Dinner with the new neighbours

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The Independent Culture
IT DIDN'T occur to me that my life would suddenly be full of violence - that, from this moment on, I would be seeing a lot more blood, vomit, police cars and girls weeping, holding on to each other for comfort in shop doorways. I didn't think I'd get used to the sight of grown men, sometimes quite smartly dressed, taking their trousers down and running out into the middle of the road, waving their arms around, trying to stop the traffic, to climb on to the bonnets of moving cars; I wasn't expecting all that wild manic pleasure, all those poor sad bastards. No, I didn't think much about it at all. I just thought: oh, great, I'm moving down the road from a kebab shop.

I should have known, shouldn't I, that the things I'd seen in kebab shops before were not simply isolated incidents. I should have seen there was a pattern: to do with anger and boredom and inarticulacy; and a lot to do with the licensing laws in this country.

I had been into a kebab shop a couple of weeks before, very late at night, and jumped straight out, because the only person in there was an old man, standing in the middle of the floor, crying, shaking his head around, blood running out of his nose and mouth and dropping in an arc around his feet. No service - no sign of anybody behind the counter. Just a line of shish kebabs on skewers, a Tupperware tub of hummus, a glistening, rotating cone of reconstituted meat, and a sad wounded old man baying with pain. Snapshot: a kebab shop in Hackney at two in the morning.

Earlier, of course, is worse. By 2am, the area around a kebab shop often looks like the site of a recent throwing up and litter-dropping contest - and that all takes place in a short time, between 11.30pm, when the first drunks arrive, and 12.30am, when they're all fought out, all shouted out - when they crawl home, licking their wounds.

Imagine a scientific experiment in which you dragged several different groups of English drunks away from their source of alcohol, suddenly, and jammed them together in a hot room, to watch food being barbecued, slowly and with almost supernatural patience, by Turks in greasy aprons. Pretty soon, something must crack. Everybody's drunk, standing around this tight space, dying for something to happen, for the evening not to end. Think: you've sunk nine pints of lager, and you're wearing a gold necklace and a pastel polo-shirt, and your dog-slow brain is just beginning to realise that all there is left to do is buy your kebab, eat your kebab, and go to sleep. Unless . . . unless you start to do something about it.

And the people on the other side of the counter move around slowly, like tortoises, each movement expert, practised. For a man at the peak of a lager drunk, this is pretty aggravating. This is not: 'Big Mac? Thank you sir. Fries? Yes? Here you are, sir.' This is people going through the endless loops of kebab preparation, moving like robots, like clockwork. Bending down, taking a piece of pitta bread from the packet, gently tossing the bread on the griddle. And then walking over to the sweating spit of doner-material, picking up a long, curved, sharpened knife, cutting 15 identical slices of the meat compound, picking the meat compound up with a special implement, taking the lid off one of the aluminium containers, dropping the lamb stuff in, placing the implement back in exactly the same spot, at the same angle.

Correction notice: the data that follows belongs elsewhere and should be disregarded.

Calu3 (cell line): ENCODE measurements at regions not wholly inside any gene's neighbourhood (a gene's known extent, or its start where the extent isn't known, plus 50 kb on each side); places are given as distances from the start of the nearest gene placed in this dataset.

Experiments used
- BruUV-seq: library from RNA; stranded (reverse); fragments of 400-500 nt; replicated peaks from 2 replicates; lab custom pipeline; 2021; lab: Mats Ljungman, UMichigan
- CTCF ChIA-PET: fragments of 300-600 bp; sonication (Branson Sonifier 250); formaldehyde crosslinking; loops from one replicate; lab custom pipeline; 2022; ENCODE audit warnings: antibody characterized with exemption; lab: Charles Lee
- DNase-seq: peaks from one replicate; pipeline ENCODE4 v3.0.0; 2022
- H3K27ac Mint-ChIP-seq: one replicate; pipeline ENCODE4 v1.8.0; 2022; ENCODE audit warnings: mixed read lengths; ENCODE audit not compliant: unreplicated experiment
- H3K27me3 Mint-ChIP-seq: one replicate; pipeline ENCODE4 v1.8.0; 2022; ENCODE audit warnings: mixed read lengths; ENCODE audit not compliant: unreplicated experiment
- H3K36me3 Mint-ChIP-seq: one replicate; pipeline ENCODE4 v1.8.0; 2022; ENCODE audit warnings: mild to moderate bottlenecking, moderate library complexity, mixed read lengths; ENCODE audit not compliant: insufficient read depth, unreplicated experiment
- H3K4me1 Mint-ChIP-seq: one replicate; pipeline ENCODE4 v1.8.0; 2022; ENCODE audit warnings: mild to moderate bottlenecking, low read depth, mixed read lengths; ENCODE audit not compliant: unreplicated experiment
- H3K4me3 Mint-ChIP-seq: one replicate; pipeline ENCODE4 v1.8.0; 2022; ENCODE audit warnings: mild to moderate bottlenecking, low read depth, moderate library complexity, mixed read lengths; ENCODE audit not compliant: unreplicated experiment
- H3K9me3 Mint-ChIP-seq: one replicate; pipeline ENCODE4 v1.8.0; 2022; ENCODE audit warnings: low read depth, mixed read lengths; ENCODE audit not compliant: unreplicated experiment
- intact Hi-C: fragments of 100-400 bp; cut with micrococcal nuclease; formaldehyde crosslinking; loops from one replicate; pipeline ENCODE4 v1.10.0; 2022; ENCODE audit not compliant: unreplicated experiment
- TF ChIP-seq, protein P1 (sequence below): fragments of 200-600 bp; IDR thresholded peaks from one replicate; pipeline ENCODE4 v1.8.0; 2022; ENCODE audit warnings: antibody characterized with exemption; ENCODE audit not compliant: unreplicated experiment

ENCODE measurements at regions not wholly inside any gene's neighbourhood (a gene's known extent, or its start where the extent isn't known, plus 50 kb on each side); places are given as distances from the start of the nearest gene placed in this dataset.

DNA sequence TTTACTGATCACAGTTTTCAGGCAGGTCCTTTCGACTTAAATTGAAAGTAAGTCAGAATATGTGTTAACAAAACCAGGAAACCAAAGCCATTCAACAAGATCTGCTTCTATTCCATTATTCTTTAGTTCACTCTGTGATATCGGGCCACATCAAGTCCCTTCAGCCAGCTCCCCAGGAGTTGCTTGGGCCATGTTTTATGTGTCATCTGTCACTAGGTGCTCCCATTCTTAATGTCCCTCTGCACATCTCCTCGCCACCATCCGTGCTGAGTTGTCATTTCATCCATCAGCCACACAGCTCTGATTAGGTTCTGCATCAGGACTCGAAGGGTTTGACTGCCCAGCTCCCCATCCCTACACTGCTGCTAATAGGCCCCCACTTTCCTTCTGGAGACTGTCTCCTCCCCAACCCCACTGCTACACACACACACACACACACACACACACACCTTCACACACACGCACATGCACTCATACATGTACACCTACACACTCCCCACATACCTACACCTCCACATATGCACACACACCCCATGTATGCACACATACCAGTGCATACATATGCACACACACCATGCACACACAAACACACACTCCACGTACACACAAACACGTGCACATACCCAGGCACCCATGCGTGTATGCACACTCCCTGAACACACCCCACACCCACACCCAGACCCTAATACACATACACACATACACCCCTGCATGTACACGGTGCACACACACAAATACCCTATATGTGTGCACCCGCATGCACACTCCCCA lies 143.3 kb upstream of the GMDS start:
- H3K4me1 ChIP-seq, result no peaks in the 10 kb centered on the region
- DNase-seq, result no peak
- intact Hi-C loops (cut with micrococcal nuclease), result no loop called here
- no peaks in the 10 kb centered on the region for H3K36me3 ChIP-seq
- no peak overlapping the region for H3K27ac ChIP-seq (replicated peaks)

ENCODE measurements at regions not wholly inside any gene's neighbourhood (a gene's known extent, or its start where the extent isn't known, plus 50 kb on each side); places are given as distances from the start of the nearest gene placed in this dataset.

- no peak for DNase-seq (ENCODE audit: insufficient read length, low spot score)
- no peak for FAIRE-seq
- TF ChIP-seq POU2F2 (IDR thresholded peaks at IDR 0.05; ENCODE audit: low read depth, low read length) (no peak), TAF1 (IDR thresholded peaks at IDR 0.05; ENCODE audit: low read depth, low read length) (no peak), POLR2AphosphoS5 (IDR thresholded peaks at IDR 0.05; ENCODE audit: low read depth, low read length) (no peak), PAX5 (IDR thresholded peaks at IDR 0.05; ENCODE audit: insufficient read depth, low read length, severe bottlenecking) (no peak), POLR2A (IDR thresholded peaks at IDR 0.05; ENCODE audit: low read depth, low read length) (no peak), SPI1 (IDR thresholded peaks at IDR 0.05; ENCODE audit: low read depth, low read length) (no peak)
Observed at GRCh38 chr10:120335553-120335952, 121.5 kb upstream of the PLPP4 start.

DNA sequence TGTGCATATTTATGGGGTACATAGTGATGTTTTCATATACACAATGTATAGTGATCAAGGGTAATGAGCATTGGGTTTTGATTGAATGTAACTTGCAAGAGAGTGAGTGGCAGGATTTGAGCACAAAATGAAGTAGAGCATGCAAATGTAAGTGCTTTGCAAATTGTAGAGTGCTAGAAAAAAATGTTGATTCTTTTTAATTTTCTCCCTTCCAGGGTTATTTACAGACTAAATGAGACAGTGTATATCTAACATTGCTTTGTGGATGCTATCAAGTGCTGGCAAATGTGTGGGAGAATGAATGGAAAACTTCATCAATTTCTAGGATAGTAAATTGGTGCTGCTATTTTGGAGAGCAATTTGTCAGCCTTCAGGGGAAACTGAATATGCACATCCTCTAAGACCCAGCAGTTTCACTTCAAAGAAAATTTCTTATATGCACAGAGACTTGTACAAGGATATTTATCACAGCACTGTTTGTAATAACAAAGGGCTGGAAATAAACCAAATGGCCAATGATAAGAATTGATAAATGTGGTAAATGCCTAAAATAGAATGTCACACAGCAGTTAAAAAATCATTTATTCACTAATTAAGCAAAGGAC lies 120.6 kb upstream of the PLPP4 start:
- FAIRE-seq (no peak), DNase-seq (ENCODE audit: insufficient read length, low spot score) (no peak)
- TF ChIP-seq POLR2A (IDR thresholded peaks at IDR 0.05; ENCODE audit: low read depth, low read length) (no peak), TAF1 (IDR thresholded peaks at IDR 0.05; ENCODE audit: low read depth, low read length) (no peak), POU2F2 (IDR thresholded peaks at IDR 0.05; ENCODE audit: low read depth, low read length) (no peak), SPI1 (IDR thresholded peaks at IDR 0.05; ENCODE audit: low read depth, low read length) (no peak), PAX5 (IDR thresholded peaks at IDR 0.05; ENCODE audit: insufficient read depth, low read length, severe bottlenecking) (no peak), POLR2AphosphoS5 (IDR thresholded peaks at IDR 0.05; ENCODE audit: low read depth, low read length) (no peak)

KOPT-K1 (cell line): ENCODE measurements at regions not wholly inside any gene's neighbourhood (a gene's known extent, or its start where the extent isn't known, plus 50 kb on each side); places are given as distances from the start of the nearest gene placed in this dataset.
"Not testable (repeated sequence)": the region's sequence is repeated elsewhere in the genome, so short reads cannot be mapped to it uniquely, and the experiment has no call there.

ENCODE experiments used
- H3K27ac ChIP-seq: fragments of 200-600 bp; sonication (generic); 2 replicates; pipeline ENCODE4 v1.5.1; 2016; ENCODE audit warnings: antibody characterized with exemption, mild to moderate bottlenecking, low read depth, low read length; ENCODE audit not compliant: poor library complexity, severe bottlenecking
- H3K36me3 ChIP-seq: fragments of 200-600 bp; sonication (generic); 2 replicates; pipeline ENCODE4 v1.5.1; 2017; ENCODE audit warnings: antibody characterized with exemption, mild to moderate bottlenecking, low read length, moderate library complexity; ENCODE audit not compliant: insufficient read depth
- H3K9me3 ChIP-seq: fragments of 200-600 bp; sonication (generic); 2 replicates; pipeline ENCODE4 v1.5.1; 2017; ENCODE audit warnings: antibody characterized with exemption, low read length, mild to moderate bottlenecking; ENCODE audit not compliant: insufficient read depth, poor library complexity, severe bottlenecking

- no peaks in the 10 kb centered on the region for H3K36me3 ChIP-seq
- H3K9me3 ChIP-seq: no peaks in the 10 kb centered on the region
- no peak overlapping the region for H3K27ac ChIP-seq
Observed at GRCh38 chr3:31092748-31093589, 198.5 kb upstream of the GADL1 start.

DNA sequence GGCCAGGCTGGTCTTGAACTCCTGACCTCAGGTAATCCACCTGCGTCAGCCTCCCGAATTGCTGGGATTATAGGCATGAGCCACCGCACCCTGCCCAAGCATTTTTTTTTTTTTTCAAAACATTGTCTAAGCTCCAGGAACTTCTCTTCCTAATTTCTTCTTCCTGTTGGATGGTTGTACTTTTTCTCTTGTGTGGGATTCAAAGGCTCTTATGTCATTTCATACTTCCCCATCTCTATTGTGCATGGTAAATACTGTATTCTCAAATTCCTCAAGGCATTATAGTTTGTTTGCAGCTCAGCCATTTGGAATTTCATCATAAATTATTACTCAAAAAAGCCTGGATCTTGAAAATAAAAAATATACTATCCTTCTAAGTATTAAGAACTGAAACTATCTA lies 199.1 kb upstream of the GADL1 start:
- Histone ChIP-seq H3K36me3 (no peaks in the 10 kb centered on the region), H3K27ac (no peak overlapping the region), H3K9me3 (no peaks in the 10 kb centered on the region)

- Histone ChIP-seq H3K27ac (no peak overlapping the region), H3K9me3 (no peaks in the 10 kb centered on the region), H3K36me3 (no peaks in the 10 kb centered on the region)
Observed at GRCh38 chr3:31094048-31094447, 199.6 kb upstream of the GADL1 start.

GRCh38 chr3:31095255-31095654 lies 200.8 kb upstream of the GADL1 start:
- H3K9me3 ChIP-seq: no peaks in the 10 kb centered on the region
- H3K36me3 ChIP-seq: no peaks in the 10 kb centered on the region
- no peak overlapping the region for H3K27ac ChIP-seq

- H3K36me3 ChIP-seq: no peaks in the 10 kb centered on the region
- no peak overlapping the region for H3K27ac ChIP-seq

In the doorway, a tattooed guy, waiting for his large doner with 'plenty, fuck, yeah,' of chilli sauce, has got sick of watching this, has drifted away, about to enter the synergistic zone of drunken violence. He's giving the finger to another tattooed guy, with that stupid- slow abandon, the true dim-bulb bravery of the very drunk.

The noises are changing, turning; a sense of foreboding is seeping into the place like mist. Something - something not boring, something unlike going back home and grunting down on to your bed - is about to happen. But the man behind the counter carries on, using his precise movements. Outside, some cars have drawn up, and - oh, no - each man carries a little gilt statuette of a footballer kicking a ball. The two tattooed men are squaring up to each other, just outside the doorway.

Now, the man behind the counter turns - his internal clock tells him it's the right moment to pick up the slice of pitta bread and turn it on the griddle. Then he walks two paces to the Tupperware tubs, in which are, in this order, sliced onions, shredded lettuce, sliced white cabbage, sliced tomatoes, quarters of lemon. He touches the Tupperware tubs and straightens them up. Then he picks up a sharp knife, takes the piece of pitta off the griddle, and slices it with a single, expert movement.

And then his eyes flick, quickly, to the side - it's not his business - and then quickly back to the pitta bread, which he places in a white greaseproof bag, and takes over to the aluminium tubs full of the meat mixture he has sliced earlier. Outside, one of the tattooed men is on the ground, lying still: moments later, still unconscious, he will be surrounded by white-faced men in puce and mauve polo shirts, talking to the police; his aggressor will be sitting on the kerb, head in hands, blubbing like a child.

'Chilli sauce, sir?'

'A little.'

He moves to one of the aluminium tubs, spoons out some sauce. Do I like doner kebabs? Only if I know who the donor is. It's a silly joke, but it tells us something about our attitude to kebabs, which is: they're a bit grubby; a bit of a drunken indulgence. Who knows what's in them?

'Open or wrapped?'

The old choice. 'Open.' How can you save a kebab for later? A kebab is something you have in the heat of the moment. I pick my way through the anguished knot of people on the pavement. And walk home; these days, it takes me two minutes.-